By Leo Ryan, AJOTFrom the East to West Coasts, Canadian container ports recognize that much of their future growth hinges on wide-reaching intermodal networks, notably involving Class 1 railways that help them penetrate major consumer centers in North America. And as a recession slowly recedes, attention focuses increasingly on the most cost-competitive links in the logistics supply chain.
Among the leading box ports, Vancouver is, by far, the largest – handling some 2.5 million TEU, followed by Montreal at 1.5 million TEUs and struggling Halifax at under 500,000 TEUs. The remote Port of Prince Rupert, in northern British Columbia, is currently operating at about 50% of its 500,000 TEU capacity, but industry observers consider its potential appears considerably higher in light of rather unique intermodal features as an emerging trade corridor between Asia and North America.
At the recent annual conference of the Association of Canadian Port Authorities (ACPA) in Prince Rupert, Robin Silvester, president and CEO of Port Metro Vancouver, stressed: “To manage the future, we can’t be complacent now. We have witnessed in the past 15 years extraordinary growth, including the emergence of containers as the preferred means of shipping and significant public and private investment in ports. We need to move now to ensure that 15 years from now industry and community leaders look back at what we have done just as we look back at the work done before us.”
Later this fall, Vancouver’s Deltaport Third Berth Project is slated for completion and will boost capacity by 600,000 TEUs and will add over 20 hectares of storage space to the existing facility. In addition, several multi-million dollar infrastructure projects to reduce rail and road congestion are in progress as part of the federal government’s Asia-Pacific Gateway Initiative.
At the same conference, David Fung, chair of the Canadian Manufacturers and Exporters industry association, said that Canada needs to become more agile and appreciate that logistics constitutes a fundamental part of production.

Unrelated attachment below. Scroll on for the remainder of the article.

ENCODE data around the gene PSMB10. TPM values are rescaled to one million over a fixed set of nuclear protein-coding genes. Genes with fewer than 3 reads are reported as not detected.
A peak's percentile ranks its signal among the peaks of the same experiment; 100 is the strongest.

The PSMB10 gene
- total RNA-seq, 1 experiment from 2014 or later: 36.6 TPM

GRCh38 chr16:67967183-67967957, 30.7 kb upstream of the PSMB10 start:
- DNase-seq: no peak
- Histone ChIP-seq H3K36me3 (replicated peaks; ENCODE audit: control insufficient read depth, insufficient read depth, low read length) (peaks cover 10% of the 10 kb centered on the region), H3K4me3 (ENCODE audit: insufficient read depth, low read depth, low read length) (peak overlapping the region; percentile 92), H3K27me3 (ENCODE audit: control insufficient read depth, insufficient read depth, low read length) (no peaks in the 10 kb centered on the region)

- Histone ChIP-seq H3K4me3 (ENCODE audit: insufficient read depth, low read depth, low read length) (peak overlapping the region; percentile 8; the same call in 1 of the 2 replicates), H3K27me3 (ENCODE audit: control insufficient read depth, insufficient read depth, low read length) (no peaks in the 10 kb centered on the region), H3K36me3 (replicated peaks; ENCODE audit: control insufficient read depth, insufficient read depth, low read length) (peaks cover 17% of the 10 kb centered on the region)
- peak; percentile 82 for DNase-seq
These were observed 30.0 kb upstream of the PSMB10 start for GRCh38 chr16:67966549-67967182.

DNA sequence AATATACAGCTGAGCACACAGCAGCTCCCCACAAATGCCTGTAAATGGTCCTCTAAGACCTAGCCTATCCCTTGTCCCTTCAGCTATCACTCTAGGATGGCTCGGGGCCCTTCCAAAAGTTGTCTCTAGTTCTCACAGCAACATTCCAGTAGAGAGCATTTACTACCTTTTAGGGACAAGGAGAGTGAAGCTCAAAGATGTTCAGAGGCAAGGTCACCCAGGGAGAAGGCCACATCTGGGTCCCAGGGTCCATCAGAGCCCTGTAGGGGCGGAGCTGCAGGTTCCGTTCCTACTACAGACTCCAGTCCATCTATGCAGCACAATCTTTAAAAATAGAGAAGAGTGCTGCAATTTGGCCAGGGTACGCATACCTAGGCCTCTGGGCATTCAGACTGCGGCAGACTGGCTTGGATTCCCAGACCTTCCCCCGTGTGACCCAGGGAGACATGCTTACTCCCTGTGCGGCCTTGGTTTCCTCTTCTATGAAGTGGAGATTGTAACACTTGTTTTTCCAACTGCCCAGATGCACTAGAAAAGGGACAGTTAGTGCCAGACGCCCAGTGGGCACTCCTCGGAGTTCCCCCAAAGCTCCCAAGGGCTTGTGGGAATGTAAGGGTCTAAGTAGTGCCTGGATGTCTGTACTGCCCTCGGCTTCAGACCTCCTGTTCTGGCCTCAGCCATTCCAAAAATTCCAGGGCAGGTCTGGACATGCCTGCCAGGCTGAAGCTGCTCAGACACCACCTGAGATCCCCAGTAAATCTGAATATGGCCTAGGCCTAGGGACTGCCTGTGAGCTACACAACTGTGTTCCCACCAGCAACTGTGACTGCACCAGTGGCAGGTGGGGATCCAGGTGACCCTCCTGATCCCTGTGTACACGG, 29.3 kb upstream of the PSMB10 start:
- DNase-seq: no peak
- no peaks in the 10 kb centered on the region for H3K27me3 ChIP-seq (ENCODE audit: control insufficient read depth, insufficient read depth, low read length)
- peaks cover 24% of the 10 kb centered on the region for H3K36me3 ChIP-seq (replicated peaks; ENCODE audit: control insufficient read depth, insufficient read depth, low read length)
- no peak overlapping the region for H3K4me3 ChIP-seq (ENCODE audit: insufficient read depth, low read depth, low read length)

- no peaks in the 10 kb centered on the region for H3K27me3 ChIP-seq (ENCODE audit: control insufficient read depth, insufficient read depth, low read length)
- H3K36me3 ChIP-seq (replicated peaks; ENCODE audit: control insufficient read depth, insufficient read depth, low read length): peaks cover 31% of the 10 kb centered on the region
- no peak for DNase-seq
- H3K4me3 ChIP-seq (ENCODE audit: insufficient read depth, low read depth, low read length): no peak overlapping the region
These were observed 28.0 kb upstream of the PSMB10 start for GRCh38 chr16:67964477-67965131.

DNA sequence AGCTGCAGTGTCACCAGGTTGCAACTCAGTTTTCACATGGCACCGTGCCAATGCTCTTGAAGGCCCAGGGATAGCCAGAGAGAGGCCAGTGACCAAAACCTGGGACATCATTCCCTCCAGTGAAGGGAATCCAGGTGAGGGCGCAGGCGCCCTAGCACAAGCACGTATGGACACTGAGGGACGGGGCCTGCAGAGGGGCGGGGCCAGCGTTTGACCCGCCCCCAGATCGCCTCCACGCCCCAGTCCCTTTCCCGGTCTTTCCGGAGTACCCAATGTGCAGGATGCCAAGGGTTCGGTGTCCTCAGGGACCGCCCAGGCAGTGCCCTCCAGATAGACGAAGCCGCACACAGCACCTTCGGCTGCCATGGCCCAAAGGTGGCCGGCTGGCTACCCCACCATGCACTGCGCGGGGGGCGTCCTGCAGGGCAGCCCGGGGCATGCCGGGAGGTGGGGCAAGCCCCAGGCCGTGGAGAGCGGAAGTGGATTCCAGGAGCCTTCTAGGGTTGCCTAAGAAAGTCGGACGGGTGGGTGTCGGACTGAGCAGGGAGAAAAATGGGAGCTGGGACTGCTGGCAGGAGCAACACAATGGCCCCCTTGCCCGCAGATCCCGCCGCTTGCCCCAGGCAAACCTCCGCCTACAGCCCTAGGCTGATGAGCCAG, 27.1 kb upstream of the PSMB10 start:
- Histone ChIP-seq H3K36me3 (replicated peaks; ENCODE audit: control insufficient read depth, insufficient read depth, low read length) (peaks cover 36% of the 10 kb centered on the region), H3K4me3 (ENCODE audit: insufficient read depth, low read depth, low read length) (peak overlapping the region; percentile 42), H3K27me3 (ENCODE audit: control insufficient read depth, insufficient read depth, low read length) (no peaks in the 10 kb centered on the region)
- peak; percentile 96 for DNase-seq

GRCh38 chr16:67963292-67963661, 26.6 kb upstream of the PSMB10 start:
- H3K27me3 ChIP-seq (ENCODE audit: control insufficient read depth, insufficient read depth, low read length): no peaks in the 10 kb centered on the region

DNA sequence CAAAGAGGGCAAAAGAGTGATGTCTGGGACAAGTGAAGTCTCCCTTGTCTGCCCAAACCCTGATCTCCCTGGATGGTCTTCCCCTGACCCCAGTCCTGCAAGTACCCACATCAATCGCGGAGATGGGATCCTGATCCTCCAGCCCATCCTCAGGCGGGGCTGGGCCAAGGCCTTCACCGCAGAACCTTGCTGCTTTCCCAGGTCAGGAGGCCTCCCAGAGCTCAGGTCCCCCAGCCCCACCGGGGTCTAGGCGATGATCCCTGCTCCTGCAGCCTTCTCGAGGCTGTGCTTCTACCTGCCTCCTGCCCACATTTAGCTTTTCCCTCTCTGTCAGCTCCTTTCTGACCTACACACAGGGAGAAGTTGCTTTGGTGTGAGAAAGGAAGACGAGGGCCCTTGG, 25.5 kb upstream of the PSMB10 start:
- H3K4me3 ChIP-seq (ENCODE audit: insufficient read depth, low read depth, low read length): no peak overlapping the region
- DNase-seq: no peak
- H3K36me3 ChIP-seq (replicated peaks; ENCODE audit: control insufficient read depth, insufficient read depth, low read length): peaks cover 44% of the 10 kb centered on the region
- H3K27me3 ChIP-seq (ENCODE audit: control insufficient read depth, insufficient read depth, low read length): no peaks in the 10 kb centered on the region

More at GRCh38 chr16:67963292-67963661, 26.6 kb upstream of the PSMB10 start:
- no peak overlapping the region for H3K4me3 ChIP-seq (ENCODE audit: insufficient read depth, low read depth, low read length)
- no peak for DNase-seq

“The old idea that I buy from you and you buy from me is passé,” he said. “Nations are no longer competing with nations. Instead, one industry supply chain is competing with another industry supply chain.”
On Canadian transportation trends, Fung said there was little future in long-distance trucking – affirming trucks should only be used for the last 200 kilometers (125 miles) of a supply chain. “We need to use rail and ships.”
Chief executive of the Vancouver-based ASDEG Group of Companies with partnerships in Europe, Asia and North America, Fung suggested that Canada should start establishing container transfer terminals in many locations and should better exploit the Great Lakes/St. Lawrence system, emulating the extensive barge movements seen today in Europe and on the Pearl River in China.
“We are the only continent in the world that regulates ourselves out of using shortsea shipping,” Fung said, citing a specific case involving Oshawa, Ontario.
Instead of shipping auto parts directly from the GM auto plant at Oshawa across Lake Ontario, the parts are shipped along congested highway 401 and enter the US by road.
Fung singled out the US Harbor Maintenance Tax, which charges a levy on shippers based on the value of goods as a trade deterrent.
“Because of the regulations,” he said, “we have condemned the St. Lawrence Seaway into a commodity highway.”
PRINCE RUPERT’S INTERMODAL FEATURES
As mentioned earlier, the container terminal at Prince Rupert is currently working at about half capacity. But the latest numbers point to a renewed growth pattern. Biggest target market is Chicago and the US Midwest, followed by such strategic hubs as Memphis, Toronto and Montreal.
One should recall that Prince Rupert, thanks to the Great Circle route, is more than 1,100 nautica